Ethan boy wins national Hunt of a lifetime, providing him with first turkey hunt

“He’s only 10, but I’m excited to see how this first hunt of a lifetime sparks a fire in him. I’ve already seen how excited he is to go,” Mike Speas said of his grandson, Tanner Helma.

Tanner Helma, of Ethan, practices shooting a bow on Monday in preparation for his first hunt on April 8 in Nebraska.
Sam Fosness / Republic

ETHAN — Tanner Helma has yet to go on an official hunt, but that’s about to change for the 10-year-old Ethan native.

After winning this year’s National Wildlife Turkey Federation’s Hunt of a Lifetime, Helma will soon embark on his first turkey hunt at a pristine lodge in the heart of the Nebraska wilderness.

“I’m really excited,” Helma said with a big grin growing across his face.

Helma is an active member of the Juniors Acquiring Knowledge, Ethics and Sportsmanship, more commonly referred to as the JAKES program. The program was created by the National Wildlife Turkey Federation in 1981 as a way to expose and educate youth about wildlife conservation and hunting.

The drawing for the national hunt of a lifetime was between all JAKES members younger than 15. Helma’s name was announced as the winner of the drawing during the James River Gobblers annual banquet on Feb. 5 in Mitchell.


The two-day turkey hunt will take place on the 8,500-square-foot Comstock Premier Lodge in Sargent, Nebraska. With an abundance of terrain surrounded by sand hills, the Nebraska lodge draws outdoor enthusiasts from across the globe to hunt deer, turkey, elk and bison. Helma will also take home a new shotgun, hunting gear and will be featured in a NWTF magazine, which all come with being drawn for the hunt of a lifetime.

While the upcoming hunt has Helma eager to get in the field, his grandfather, Mike Speas, is just as excited for the hunt.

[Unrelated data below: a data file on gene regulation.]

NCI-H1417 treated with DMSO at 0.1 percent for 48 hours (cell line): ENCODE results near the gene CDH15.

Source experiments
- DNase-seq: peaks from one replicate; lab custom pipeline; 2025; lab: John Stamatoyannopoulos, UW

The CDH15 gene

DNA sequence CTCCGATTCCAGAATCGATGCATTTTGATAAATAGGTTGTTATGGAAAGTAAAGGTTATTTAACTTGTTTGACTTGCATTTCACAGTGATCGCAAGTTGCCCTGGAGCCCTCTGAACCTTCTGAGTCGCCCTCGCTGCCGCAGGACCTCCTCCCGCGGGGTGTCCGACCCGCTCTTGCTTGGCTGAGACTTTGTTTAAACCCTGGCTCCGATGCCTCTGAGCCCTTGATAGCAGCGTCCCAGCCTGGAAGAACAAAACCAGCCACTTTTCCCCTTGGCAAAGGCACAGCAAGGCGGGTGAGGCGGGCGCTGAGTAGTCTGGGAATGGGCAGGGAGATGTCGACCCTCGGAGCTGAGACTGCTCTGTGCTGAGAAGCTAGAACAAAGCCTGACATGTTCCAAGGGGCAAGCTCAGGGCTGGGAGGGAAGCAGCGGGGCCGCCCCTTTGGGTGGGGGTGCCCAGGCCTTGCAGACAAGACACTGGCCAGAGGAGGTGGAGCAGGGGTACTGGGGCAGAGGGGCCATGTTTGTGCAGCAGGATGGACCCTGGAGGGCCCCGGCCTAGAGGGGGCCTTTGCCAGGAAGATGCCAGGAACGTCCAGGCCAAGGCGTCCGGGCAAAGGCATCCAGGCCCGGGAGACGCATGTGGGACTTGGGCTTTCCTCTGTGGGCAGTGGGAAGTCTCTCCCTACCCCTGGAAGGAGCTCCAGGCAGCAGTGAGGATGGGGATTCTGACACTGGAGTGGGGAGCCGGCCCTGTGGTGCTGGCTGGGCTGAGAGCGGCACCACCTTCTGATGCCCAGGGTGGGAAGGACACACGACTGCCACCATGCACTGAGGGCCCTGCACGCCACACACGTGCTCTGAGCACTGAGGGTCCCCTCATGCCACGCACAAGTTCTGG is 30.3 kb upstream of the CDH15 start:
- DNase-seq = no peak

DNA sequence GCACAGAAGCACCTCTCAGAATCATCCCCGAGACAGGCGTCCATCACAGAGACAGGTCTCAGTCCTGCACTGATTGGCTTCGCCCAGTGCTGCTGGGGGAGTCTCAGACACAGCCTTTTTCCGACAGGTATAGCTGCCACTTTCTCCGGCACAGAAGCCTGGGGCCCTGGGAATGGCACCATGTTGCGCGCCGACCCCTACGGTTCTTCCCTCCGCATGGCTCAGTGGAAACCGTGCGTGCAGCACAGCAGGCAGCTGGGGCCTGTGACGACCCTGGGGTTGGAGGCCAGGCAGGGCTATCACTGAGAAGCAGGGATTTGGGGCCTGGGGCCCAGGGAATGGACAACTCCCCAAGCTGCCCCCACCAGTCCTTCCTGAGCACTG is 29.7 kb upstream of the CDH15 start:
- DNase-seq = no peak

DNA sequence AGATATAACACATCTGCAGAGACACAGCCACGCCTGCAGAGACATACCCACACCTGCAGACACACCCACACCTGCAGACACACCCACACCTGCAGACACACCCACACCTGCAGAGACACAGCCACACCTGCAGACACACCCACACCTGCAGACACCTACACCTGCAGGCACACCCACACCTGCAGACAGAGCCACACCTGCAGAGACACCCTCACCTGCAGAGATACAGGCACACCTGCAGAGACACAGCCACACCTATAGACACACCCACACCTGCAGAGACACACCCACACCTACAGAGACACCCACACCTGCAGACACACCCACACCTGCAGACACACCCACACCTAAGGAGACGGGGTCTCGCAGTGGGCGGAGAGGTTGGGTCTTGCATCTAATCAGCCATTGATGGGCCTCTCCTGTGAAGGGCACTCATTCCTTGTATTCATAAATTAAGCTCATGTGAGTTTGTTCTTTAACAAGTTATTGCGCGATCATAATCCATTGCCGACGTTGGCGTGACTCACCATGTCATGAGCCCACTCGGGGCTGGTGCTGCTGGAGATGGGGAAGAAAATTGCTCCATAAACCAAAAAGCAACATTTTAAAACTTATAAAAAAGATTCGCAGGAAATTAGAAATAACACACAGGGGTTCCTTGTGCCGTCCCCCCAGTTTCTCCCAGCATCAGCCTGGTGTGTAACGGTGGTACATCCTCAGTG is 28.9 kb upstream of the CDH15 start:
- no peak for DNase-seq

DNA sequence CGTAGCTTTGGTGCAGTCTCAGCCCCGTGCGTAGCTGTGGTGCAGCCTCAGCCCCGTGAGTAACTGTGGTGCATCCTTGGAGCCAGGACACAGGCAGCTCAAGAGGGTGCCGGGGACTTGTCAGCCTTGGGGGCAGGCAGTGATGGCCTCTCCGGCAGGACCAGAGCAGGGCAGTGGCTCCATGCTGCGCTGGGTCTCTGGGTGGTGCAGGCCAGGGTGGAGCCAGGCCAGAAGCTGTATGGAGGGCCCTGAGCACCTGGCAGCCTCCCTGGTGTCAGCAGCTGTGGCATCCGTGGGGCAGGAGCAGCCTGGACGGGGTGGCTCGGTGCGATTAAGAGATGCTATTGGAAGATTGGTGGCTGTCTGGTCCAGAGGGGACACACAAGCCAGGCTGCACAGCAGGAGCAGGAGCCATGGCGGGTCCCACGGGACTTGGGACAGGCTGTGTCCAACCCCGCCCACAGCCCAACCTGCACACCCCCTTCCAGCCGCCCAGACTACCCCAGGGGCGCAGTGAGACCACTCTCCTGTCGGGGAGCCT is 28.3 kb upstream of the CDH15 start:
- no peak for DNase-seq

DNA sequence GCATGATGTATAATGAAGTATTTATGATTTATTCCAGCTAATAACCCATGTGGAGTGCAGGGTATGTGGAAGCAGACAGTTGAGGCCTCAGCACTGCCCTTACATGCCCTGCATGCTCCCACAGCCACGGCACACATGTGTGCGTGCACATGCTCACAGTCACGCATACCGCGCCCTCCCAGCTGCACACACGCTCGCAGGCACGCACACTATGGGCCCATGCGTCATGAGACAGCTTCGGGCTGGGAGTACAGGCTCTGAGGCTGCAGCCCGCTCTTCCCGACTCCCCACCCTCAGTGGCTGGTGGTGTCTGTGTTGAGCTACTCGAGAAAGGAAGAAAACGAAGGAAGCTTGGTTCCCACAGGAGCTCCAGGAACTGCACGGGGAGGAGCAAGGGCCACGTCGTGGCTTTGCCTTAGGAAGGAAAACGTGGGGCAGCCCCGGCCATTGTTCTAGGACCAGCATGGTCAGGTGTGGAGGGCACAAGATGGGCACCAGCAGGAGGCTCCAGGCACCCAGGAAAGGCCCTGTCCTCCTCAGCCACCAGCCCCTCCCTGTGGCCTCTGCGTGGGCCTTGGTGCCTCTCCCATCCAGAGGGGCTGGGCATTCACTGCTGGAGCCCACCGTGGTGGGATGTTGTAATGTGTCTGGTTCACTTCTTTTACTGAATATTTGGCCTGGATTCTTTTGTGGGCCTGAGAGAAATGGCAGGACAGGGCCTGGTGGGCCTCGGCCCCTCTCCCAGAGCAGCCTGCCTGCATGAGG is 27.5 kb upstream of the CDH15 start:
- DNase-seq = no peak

As an avid turkey hunter and active member of the James River Gobblers, Speas has been passing down his passion for hunting to his grandkids and Mitchell area youth over the past few decades. It’s fitting that Speas will be accompanying his grandson on his first hunt.

“To have this be his first ever hunt is just amazing,” Speas said, noting a hunting guide will lead the turkey hunt.

Mike Speas, right, shares a laugh with his grandchildren Monday at the Davison County 4-H grounds. Speas is joining his grandson, Tanner Helma, center, on his first hunt in April.
Sam Fosness / Republic

From shooting practices at the Davison County 4-H grounds to guided hunts, Speas has looked for ways to inspire his grandkids to take part in the outdoor sports that South Dakota has to offer.

But the hunt of a lifetime that he and Helma are gearing up for this spring is an experience Speas said could turn his grandson into a lifelong hunter.

“He’s only 10, but I’m excited to see how this first hunt of a lifetime sparks a fire in him. I’ve already seen how excited he is to go,” Speas said.

Bonnie Struble, a leader of the Mitchell area JAKES program, has dedicated much of her life to teaching youth about what all goes into hunting beginning with wildlife conservation and habitat. With over 300 active members in the JAKES program, Struble said she’s hoping special events like Helma’s hunt of a lifetime will inspire the state’s next generation of hunters.


“We talk about conservation and give them magazines. We get them out to learn how to shoot. Hopefully, all of this carries on for generations to come,” Struble said. “This is our next generation.”

Sam Fosness joined the Mitchell Republic in May 2018. He was raised in Mitchell, S.D., and graduated from Mitchell High School. He continued his education at the University of South Dakota in Vermillion, where he graduated in 2020 with a bachelor’s degree in journalism and a minor in English. During his time in college, Fosness worked as a news and sports reporter for The Volante newspaper.
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